Landlords might be tempted to save money on maintenance in a tight rental market. It could be a costly mistake.
How can you make your investment property more attractive? In the current market, capital values in the most sought-after inner urban areas are continuing to climb and strong rental yields are attracting investors back into the property market off the back of very limited supply.
Therefore, the temptation for many owners is to reap the benefits of fierce competition for prime rental properties, watch capital values grow with only basic cosmetic touch-ups between tenants without further valuing adding.
But, taking the view that “people will rent anything these days” because of severe stock shortages is a short-sighted strategy that could prove costly when more rental properties become available.
Anticipating tenants’ needs should form a key component of a long-term property investment strategy. This not only entails keeping a property in the high-demand category for the long haul, but also safeguarding the higher rental yield by adding further capital value. This is particularly apt for established, older-style apartments and houses in the inner urban areas that may not have been upgraded to take advantage of new technology.
An increasing number of higher-income young professionals are opting to rent in a preferred lifestyle, inner-urban location rather than compromise and buy or rent a more affordable property further out from the CBD. It is the norm for tenants to pay about 30% of their income in rent. And, like eager homebuyers in the most in-demand property precincts, they are often prepared to pay a small premium to secure what they want.
Here are some simple options that will keep your asset on top of the tenant attraction list and add value without breaking the bank.
Cabling and wiring. Consider installing modest cabling for computers and pay TV. Check that plug points are adequate and in appropriate, practical locations.
Air conditioning/heating. A rental property is expected to have adequate heating or cooling, depending on the local climate. Minimise maintenance costs by avoiding the cheapest brands available. Opt for appliances with longer guarantees and ready availability of parts and service.
Built-in wardrobes and storage. Period-style homes and older apartments built in the 1930s and 1940s were not noted for their storage, such as built-in wardrobes or extra cupboard space! If these are absent, look at installing some. Adequate internal storage space is highly sought after.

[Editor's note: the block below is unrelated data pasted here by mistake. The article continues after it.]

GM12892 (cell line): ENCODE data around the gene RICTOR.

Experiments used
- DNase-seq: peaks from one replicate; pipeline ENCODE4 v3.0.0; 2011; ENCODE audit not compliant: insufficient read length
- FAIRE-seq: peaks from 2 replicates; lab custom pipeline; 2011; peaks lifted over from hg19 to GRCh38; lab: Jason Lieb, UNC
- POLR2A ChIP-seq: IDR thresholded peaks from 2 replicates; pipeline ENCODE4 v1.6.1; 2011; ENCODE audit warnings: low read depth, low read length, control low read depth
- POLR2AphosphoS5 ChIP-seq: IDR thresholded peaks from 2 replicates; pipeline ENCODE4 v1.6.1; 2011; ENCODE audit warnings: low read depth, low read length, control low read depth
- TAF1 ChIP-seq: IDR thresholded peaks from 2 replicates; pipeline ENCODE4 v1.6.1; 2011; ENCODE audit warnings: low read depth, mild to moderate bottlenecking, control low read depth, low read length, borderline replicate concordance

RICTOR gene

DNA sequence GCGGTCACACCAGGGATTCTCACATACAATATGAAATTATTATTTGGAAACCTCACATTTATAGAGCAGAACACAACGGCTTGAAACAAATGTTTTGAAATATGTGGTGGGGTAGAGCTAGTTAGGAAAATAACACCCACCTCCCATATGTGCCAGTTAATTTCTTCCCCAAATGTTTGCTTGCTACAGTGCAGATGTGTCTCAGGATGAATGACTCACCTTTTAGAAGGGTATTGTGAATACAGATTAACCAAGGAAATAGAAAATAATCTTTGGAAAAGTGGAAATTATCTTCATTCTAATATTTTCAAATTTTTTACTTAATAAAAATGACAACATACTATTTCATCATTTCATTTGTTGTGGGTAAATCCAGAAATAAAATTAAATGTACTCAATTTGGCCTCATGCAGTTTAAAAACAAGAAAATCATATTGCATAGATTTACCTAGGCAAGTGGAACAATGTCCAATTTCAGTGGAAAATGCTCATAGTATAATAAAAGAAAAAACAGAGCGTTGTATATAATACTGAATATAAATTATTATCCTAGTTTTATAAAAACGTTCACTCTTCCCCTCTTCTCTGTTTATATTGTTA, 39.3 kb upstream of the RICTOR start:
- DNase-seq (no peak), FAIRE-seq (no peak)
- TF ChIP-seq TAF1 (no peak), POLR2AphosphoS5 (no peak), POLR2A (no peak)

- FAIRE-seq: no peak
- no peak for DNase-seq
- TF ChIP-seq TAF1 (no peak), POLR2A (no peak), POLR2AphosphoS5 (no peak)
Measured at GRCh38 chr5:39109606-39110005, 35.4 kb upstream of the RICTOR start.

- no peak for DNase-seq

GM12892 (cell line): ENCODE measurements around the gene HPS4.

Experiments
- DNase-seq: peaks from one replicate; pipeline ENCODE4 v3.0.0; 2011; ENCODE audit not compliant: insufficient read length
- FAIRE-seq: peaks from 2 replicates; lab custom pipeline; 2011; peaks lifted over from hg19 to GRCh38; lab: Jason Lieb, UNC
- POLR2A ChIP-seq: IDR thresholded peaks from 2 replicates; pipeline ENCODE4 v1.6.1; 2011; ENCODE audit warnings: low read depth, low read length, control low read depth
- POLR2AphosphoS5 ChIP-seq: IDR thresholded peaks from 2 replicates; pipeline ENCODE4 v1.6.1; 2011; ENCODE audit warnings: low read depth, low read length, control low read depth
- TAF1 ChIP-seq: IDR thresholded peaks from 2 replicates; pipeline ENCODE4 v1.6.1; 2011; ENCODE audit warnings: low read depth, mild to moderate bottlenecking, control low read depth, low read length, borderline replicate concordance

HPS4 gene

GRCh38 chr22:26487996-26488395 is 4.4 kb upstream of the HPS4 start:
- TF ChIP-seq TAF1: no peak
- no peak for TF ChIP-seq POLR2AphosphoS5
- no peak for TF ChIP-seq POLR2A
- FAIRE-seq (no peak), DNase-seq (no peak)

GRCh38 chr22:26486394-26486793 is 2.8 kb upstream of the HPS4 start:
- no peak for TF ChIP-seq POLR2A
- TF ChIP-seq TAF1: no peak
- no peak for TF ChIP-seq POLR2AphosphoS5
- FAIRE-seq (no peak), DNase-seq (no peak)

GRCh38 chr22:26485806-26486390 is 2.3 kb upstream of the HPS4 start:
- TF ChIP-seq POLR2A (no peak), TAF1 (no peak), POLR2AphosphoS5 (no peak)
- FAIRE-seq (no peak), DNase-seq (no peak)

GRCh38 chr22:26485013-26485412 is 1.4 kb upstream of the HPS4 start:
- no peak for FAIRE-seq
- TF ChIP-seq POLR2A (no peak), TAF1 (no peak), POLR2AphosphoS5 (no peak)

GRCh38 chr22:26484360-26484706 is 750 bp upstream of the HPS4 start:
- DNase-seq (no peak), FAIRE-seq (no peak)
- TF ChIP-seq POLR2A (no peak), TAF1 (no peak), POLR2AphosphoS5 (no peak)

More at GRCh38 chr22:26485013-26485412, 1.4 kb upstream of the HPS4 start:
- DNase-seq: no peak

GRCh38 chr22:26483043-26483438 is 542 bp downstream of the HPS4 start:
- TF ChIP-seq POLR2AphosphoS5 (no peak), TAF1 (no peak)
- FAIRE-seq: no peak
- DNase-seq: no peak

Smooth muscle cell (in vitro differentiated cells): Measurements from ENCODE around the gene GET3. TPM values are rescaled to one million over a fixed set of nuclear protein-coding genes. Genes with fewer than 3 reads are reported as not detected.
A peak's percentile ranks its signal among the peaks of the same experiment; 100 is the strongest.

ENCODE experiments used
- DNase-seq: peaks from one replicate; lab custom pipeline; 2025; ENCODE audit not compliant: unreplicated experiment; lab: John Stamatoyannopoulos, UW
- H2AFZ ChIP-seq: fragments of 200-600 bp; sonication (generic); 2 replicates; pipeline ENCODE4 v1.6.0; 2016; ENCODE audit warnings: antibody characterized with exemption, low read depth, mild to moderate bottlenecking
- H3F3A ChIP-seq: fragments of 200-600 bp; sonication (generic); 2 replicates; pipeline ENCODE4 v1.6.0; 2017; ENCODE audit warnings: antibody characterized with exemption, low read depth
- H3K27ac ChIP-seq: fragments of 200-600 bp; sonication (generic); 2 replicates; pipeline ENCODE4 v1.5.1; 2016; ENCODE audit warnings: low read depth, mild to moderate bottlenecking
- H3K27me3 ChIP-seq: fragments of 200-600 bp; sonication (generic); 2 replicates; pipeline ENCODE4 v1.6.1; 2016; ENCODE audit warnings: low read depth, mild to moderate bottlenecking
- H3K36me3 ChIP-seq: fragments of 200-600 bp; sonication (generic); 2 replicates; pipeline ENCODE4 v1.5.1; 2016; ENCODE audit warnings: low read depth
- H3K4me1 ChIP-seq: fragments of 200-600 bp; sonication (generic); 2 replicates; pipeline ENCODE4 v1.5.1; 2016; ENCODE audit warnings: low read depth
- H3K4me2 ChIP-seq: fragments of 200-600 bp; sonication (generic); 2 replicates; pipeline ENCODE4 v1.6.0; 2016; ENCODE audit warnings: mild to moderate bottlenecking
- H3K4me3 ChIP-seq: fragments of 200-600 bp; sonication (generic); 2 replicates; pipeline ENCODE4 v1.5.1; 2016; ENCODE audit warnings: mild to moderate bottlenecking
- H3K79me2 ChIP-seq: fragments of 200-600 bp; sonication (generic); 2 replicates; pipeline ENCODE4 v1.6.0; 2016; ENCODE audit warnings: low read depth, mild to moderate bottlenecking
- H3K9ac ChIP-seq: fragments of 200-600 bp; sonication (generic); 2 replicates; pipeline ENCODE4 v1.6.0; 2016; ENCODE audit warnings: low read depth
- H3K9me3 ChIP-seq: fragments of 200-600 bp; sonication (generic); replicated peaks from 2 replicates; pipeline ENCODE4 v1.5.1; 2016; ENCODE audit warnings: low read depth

Car parking. If there is room on a small house block for even one off-street car space, then seriously consider using it for this purpose. It will add considerably to the property’s value.
Energy savers. Some very simple options can add an attractive “green” edge to a property as people become more energy-conscious. Energy-saving light globes, water-saving shower heads and ceiling insulation will add to the property’s marketability.
Outdoor areas. Any easily accessed, very low-maintenance outdoor leisure space is a winner in inner-urban areas. Attractive, low-maintenance and drought-resistant landscaping solutions, such as paving and decking, can be cost-effective and simple. If your property has a garden, consider having it professionally maintained every couple of months.
Security. Basic security provisions, as outlined in the Residential Tenancy Act, are required by law, such as proper door and window locks. If you own an apartment in an older-style, established block and it doesn’t include an intercom caller identification system on the front door, it may be worth raising the issue at a body corporate meeting. Ensure door and window locks are in good condition and look at installing spy holes in front doors.
Natural light. You will often see period houses advertised for rent or sale with their ‘natural light’ emphasised. Smaller period homes, particularly worker’s style cottages joined in a row, have limited window space. Skylights can often overcome this problem and greatly increase their appeal.
Sure, today’s rental market is tight, but it won’t stay this way forever. Prime properties need more than just location. These are simple steps that ensure your investment can keep pace with the market.
This story first appeared in the Eureka Report.
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